By Adam Tate, Associate Editor
Monaco, the big one; the grandest of all the Grand Prix. Welcome to our Grand Prix profile of the Monaco.
Formula One’s jewel race and contribution to motor racing’s triple crown was first run in 1929, organized by the Automobile Club de Monaco’s Anthony Noghes with the backing of Prince Louis II and local driver Louis Chiron.
The race was created to put Monaco on the map and it succeeded beyond all expectations. The first race was won by William Grover Williams(no relation to Sir Frank Williams eponymous team) in a Bugatti. Chiron missed the event because he was in America racing in the Indianapolis 500, a scheduling conflict that continues to this day.
The Circuit de Monaco snakes its way up and down through the tight streets on the Monte Carlo neighborhood packing 19 famous turns with names like Rascasse, Beau Rivage and Mirabeau into just 2.074 miles in its current and seventh iteration. Considered the ultimate challenge in F1, it has long separated the good from the great, names like Graham Hill, Ayrton Senna and Michael Schumacher loom large in its history. Both maximum downforce and maximum concentration are necessary, safety cars are often inevitable. Current F1 drivers have to shift over 40 times per lap and only spend 34% of the time on full throttle as even Monaco’s main straight isn’t even a true straightaway.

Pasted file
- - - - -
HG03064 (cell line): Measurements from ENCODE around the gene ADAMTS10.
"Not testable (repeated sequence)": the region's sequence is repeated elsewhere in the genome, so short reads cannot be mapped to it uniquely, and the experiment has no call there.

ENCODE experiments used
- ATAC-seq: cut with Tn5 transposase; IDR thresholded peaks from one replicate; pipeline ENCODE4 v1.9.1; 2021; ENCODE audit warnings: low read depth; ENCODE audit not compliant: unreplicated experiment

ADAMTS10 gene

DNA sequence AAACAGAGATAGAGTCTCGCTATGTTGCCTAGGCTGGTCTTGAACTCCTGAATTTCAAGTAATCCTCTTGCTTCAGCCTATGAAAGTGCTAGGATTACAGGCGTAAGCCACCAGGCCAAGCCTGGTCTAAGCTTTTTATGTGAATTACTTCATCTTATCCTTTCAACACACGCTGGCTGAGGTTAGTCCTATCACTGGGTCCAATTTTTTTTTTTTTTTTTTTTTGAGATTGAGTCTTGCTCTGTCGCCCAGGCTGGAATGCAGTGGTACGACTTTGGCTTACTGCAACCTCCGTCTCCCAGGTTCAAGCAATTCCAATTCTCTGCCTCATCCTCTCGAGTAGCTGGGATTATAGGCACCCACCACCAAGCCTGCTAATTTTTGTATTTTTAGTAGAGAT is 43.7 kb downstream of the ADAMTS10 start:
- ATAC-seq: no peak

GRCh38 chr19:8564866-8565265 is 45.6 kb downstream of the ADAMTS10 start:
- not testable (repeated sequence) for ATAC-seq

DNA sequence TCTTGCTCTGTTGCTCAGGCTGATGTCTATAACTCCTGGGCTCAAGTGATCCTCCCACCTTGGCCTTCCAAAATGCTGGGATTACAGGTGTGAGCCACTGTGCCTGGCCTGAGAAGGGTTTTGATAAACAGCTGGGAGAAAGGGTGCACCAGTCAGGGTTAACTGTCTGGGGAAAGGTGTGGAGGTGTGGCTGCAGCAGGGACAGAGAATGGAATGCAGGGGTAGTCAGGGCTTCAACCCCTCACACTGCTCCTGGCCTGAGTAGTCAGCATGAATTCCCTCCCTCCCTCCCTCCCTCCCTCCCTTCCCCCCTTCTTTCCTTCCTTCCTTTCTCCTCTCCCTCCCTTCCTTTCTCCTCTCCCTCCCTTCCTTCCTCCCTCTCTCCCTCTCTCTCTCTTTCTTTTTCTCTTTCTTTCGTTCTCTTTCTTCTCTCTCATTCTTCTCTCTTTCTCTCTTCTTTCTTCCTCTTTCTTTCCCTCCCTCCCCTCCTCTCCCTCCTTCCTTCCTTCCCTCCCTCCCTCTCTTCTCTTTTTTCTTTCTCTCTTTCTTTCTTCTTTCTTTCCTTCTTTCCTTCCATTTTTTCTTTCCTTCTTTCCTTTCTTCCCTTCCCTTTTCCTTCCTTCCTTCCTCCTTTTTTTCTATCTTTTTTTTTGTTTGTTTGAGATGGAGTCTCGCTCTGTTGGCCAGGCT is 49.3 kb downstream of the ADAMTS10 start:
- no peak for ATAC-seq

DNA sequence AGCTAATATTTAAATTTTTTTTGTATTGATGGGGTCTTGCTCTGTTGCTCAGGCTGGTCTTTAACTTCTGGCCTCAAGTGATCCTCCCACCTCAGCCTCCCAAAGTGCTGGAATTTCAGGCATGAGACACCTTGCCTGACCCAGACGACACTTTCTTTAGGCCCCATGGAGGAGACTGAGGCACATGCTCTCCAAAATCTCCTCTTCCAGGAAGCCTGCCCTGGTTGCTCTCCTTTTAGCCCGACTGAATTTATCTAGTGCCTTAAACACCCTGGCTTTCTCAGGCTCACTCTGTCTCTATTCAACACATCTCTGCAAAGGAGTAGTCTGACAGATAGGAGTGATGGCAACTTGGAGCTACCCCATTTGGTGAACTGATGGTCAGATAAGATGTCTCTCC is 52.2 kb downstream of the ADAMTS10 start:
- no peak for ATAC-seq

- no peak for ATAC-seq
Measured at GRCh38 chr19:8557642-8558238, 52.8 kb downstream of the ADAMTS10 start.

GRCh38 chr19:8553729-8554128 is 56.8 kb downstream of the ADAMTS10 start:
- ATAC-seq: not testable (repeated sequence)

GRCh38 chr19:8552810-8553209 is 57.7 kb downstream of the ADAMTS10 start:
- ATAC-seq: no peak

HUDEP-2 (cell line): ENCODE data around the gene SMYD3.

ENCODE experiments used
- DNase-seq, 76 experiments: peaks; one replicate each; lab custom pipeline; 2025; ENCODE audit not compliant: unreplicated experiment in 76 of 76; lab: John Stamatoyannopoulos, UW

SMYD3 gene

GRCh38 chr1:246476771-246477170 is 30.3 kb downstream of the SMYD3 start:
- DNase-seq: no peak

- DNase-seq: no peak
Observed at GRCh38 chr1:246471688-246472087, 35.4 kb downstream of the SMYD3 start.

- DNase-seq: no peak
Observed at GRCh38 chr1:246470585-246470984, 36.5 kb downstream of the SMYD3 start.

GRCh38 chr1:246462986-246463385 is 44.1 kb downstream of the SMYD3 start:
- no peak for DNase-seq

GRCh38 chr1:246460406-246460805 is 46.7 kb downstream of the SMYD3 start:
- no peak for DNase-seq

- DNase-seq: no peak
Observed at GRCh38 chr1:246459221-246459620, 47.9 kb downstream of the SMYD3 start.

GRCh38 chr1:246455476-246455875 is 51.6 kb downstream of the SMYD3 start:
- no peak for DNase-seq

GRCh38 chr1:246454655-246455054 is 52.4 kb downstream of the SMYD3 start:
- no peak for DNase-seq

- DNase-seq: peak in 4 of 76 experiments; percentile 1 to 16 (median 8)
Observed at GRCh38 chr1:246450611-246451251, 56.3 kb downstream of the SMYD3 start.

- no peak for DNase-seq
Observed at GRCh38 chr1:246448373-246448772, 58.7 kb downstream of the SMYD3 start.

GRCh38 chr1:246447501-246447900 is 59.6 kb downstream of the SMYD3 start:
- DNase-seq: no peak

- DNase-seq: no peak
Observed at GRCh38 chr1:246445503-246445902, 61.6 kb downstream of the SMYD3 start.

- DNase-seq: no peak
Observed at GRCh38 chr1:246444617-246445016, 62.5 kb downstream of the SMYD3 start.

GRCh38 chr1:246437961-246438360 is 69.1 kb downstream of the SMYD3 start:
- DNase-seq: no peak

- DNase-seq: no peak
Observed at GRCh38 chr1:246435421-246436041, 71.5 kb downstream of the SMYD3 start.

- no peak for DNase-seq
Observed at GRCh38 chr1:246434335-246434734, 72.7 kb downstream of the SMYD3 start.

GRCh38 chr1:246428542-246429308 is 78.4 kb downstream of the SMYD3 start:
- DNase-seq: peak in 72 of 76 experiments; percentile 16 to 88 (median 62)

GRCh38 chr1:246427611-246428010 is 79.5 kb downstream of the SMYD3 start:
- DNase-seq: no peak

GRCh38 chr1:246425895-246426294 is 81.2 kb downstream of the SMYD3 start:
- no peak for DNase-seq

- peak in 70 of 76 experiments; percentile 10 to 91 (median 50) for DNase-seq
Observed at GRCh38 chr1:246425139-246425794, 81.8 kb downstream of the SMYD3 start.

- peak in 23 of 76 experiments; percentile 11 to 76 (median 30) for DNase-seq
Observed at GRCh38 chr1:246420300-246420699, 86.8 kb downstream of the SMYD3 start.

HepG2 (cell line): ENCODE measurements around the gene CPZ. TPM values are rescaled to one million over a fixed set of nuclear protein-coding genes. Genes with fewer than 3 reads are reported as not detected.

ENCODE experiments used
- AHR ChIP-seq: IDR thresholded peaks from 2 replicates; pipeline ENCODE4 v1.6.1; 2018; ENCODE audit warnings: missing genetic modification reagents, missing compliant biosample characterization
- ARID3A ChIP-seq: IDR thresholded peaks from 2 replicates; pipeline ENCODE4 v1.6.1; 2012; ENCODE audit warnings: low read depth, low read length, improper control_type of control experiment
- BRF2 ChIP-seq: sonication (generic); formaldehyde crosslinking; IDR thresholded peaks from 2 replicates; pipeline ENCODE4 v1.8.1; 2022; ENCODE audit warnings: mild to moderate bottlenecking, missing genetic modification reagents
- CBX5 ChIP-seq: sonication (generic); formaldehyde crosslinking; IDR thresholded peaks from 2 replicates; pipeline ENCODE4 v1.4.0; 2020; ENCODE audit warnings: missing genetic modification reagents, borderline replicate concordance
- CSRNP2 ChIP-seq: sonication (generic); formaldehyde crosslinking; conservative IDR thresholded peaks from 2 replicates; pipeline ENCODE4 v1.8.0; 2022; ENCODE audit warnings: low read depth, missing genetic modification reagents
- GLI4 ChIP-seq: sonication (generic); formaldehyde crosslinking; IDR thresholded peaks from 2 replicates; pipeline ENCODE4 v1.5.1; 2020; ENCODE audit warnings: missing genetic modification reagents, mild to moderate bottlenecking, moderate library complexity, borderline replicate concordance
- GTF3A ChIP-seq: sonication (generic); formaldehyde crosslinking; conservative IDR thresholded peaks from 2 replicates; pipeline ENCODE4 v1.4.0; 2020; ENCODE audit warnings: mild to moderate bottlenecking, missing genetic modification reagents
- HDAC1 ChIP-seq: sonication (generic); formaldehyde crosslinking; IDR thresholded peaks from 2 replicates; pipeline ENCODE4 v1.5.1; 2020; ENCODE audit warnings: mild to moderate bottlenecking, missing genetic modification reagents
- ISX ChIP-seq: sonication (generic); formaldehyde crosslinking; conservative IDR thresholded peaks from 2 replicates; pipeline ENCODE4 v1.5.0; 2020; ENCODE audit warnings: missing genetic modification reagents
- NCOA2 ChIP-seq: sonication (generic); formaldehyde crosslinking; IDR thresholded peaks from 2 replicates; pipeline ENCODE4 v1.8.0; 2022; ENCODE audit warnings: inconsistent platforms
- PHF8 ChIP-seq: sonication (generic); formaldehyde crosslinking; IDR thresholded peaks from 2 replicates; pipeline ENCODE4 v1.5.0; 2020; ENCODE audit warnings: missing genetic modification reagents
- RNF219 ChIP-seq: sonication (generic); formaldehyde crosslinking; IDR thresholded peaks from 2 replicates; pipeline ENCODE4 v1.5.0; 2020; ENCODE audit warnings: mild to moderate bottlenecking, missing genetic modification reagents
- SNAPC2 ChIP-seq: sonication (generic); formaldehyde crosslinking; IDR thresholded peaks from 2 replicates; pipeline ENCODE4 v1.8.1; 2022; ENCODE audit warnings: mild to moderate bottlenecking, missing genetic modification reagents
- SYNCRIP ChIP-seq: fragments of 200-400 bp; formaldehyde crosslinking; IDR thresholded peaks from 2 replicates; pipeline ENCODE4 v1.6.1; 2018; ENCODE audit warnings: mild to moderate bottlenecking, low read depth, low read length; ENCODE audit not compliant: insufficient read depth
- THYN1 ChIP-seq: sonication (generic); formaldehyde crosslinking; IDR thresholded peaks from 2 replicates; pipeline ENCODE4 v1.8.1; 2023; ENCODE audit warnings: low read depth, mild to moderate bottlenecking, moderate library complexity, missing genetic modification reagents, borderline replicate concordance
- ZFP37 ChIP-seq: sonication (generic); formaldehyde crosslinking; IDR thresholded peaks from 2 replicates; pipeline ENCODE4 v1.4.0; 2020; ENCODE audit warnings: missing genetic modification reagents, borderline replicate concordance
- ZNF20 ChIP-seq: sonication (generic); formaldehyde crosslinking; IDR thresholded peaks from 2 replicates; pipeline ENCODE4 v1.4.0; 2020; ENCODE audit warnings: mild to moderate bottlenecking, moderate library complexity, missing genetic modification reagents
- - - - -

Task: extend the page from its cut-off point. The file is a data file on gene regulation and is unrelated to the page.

Only two major motor races have a longer history than Monaco and they fittingly represent the other two legs of the triple crown; the Indy 500 and the 24 hours of Le Mans.
Current drivers who have won at Monaco include Kimi Raikkonen (2005), Fernando Alonso (2006-2007), Lewis Hamilton (2008), Jenson Button (2009), Sebastian Vettel (2011) and Nico Rosberg who has won the race the last three years in succession. Rosberg will be taking aim at the history books this weekend in the hopes of becoming just the second man since Senna to win at Monaco four times in a row.
After Red Bull’s shock victory in Spain, there is more pressure on Mercedes than at any point in recent seasons. Rosberg could claim a historic fourth win, Hamilton a second. Ferrari could give Raikkonen or Vettel a second triumph or Red Bull could deliver Daniel Ricciardo or Max Verstappen to eternal Monte Carlo glory.
Image: Hoch Zwei/Mercedes